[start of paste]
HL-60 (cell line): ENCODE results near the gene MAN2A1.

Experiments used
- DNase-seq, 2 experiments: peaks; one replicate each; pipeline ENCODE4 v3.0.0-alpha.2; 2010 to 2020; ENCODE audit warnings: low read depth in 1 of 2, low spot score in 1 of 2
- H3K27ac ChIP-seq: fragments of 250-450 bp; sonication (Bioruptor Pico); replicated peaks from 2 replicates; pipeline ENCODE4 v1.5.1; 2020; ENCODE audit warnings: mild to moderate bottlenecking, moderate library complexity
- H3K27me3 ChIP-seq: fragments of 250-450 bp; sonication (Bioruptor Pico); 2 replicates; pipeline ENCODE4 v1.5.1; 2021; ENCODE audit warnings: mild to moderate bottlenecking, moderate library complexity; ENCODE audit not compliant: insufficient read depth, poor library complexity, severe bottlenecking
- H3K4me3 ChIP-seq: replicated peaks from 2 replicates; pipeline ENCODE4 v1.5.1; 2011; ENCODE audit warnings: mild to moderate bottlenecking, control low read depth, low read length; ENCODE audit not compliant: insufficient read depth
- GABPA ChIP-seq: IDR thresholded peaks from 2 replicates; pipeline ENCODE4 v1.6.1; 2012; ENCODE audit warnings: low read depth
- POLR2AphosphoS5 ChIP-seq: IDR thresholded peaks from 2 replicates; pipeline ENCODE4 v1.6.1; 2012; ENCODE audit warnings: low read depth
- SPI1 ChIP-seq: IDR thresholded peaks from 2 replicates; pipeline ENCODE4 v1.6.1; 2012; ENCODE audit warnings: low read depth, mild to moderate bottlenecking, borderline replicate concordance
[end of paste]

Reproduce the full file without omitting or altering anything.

HL-60 (cell line): ENCODE results near the gene MAN2A1.

Experiments used
- DNase-seq, 2 experiments: peaks; one replicate each; pipeline ENCODE4 v3.0.0-alpha.2; 2010 to 2020; ENCODE audit warnings: low read depth in 1 of 2, low spot score in 1 of 2
- H3K27ac ChIP-seq: fragments of 250-450 bp; sonication (Bioruptor Pico); replicated peaks from 2 replicates; pipeline ENCODE4 v1.5.1; 2020; ENCODE audit warnings: mild to moderate bottlenecking, moderate library complexity
- H3K27me3 ChIP-seq: fragments of 250-450 bp; sonication (Bioruptor Pico); 2 replicates; pipeline ENCODE4 v1.5.1; 2021; ENCODE audit warnings: mild to moderate bottlenecking, moderate library complexity; ENCODE audit not compliant: insufficient read depth, poor library complexity, severe bottlenecking
- H3K4me3 ChIP-seq: replicated peaks from 2 replicates; pipeline ENCODE4 v1.5.1; 2011; ENCODE audit warnings: mild to moderate bottlenecking, control low read depth, low read length; ENCODE audit not compliant: insufficient read depth
- GABPA ChIP-seq: IDR thresholded peaks from 2 replicates; pipeline ENCODE4 v1.6.1; 2012; ENCODE audit warnings: low read depth
- POLR2AphosphoS5 ChIP-seq: IDR thresholded peaks from 2 replicates; pipeline ENCODE4 v1.6.1; 2012; ENCODE audit warnings: low read depth
- SPI1 ChIP-seq: IDR thresholded peaks from 2 replicates; pipeline ENCODE4 v1.6.1; 2012; ENCODE audit warnings: low read depth, mild to moderate bottlenecking, borderline replicate concordance